Τρίτη, Ιουνίου 10



2014 anno Domini


Pope Francis bent down and kissed 
Ecumenical Patriarch’s hand 
in remarkable show of papal respect


Pope Francis and the spiritual leader of the world's Orthodox Christians prayed together Sunday inside the Jerusalem church that symbolizes their divisions, calling their historic meeting a step toward healing the centuries -old Catholic-Orthodox schism.
Francis and Ecumenical Patriarch Bartholomew  embraced one another in the stone courtyard outside the 12th century Church of the Holy Sepulcher and recited the "Our Father" prayer together once inside, an unprecedented moment of solemnity at the spot where Catholic and Orthodox believe Jesus was crucified, buried and resurrected.

The Great Schism of 1054.

The separation between the Eastern and Western churches  




 BLUE Catholics            RED Orthodox               PURPLE Protestants             GREEN Muslims 


   History

The (arch)bishopric of Constantinople has had a continuous history since the founding of the city in 330 AD by Constantine the Great. After Constantine the Great had enlarged Byzantium to make it into a new capital city in 330.

Soon after the transfer of the Roman capital, the bishopric was elevated to an archbishopric. For many decades the heads of the church of Rome opposed this ambition,
In 381, the First Council of Constantinople declared that 
"The Bishop of Constantinople shall have the primacy of honour after the Bishop of Rome, because it is New Rome" (canon iii). 

The Patriarchs refused to confirm this canon. Nonetheless, the prestige of the office continued to grow not only because of the obvious patronage of the Byzantine Emperor but because of its overwhelming physical and geographical importance. In practice, the Bishop of Rome eventually acknowledged this situation.....

The Council of Chalcedon in 451 established Constantinople as a patriarchate with ecclesiastical jurisdiction over Asia Minor (the dioceses of Asiane and Pontus) and Thrace as well as over the barbaric territories, non-converted lands outside the defined area of the Western Patriarchate (Old Rome) and the other three patriarchates,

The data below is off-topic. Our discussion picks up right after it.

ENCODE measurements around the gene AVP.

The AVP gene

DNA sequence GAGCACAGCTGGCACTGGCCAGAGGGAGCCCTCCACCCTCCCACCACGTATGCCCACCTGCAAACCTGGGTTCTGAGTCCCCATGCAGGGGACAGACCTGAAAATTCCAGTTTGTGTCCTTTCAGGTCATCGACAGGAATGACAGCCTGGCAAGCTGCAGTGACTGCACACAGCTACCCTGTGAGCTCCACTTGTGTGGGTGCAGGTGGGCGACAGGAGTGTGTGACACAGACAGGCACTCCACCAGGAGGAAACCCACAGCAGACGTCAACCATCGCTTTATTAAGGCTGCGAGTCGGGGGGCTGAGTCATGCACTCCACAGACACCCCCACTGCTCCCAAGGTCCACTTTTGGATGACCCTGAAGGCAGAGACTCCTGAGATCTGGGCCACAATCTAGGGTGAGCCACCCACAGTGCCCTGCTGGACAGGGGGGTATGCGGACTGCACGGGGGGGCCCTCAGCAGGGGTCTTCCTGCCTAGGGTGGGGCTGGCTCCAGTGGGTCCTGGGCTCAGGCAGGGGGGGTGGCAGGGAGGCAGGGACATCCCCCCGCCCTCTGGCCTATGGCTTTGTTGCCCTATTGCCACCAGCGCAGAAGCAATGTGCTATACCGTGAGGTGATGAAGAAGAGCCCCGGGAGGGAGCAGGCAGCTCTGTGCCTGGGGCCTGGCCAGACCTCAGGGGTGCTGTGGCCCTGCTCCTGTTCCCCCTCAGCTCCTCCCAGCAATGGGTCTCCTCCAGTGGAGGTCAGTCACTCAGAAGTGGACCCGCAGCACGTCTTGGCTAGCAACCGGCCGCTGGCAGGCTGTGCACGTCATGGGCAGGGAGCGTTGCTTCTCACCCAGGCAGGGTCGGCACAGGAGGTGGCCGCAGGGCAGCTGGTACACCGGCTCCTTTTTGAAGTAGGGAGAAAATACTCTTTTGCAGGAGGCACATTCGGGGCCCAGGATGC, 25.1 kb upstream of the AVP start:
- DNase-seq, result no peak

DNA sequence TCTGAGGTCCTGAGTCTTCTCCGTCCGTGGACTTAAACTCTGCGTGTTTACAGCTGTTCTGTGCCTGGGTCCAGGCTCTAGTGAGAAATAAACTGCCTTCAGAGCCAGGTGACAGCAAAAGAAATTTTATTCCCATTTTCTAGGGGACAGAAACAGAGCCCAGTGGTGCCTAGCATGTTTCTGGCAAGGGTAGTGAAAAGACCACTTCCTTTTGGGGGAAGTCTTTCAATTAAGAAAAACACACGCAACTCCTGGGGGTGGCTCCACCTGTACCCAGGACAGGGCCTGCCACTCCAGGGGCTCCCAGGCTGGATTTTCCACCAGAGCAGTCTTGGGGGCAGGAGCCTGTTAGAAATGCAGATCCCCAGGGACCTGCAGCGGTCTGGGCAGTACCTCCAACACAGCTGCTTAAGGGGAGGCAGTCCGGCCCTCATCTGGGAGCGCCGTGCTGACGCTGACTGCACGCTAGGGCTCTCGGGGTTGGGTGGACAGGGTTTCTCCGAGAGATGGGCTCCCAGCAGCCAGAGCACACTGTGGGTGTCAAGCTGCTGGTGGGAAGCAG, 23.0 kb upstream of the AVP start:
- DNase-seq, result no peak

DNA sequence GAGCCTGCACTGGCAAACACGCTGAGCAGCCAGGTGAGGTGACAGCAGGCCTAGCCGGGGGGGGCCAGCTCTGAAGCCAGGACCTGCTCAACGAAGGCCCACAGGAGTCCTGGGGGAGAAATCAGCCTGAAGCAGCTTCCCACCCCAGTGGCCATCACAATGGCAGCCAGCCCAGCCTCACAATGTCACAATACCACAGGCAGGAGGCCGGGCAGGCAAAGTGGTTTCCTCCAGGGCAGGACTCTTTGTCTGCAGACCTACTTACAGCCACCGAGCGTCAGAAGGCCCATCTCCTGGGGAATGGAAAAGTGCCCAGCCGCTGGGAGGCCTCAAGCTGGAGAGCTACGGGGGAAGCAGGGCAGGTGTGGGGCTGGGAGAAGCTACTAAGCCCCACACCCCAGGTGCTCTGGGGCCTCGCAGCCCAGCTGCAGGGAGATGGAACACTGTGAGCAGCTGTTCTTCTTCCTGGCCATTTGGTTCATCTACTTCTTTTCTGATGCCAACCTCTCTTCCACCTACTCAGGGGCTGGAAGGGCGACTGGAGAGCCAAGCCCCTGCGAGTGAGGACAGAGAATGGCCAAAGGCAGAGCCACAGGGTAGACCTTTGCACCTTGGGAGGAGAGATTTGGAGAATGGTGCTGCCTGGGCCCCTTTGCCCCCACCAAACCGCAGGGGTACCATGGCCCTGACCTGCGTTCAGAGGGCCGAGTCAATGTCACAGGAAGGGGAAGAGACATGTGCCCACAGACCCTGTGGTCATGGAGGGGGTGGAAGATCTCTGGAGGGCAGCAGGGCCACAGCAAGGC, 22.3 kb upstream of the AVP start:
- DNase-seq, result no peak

Alexandria, Antioch and Jerusalem, gave it appellate jurisdiction extraterritorially over canon law decisions by the other patriarchs and granted it honours equal to those belonging to the first Christian see, Rome, in terms of primacy, Rome retaining however its seniority (canon xxviii). 

Leo I refused to accept this canon, basing himself on the fact that it was made in the absence of his legates. In the 6th century, the official title became that of "Archbishop of Constantinople, New Rome, and Ecumenical Patriarch



27 ante Cristum    




   

             The Roman Empire...



When the Roman Empire started to grow and Rome became a more powerful city, a top government position became more and more attractive. Therefore, more and more ambitious men got involved in government. 

These men believed that Rome would be better served by one man governing the city and empire, as opposed to a group of elected officials. These sole rulers were called emperors. The story behind the first emperor involves one of Ancient Rome's most famous stories.
The great Julius Caesar led ancient Rome into the next system of rule known as the 
Roman Empire. 

Julius Caesar wanted to control all of Rome and its empire. This would have led to the end of the system of government used in Ancient Rome for many years. When making a speech in the Senate to support his belief in a one-man rule, Caesar was murdered by Brutus who wanted to keep the old way going. 

This murder did not stop the problem as Caesar’s supporters started a civil war to try to force their wishes onto Rome. The war was long and costly. Exhaustion led to many Romans supporting Augustus, Caesar’s nephew. To many people he seemed to obvious choice to end the chaos Rome had descended into. Augustus was seen as a strong ruler and he became emperor in 27 BC, bringing to an end the republic of Rome.


The Roman Empire started only a few years before the birth of Christ…  
The empire was continuously exposed to geo-political pressures…   To address more effectively the countless invaders, split into two manageable halves.

The western half dissolve into the turmoils of the Middle Ages.

The Eastern half (Constantinople) acted as a defensive stronghold against the marauding Mohammedans well into the 15th Century and allowed Christian Europe to reorganize itself and progress through the Renaissance and into "the age of enlightenment".





The capture of Constantinople by the Ottomans on May 29, 1453 marked the end of the Roman Empire...



  Utopia  

0 σχόλια :

Δημοσίευση σχολίου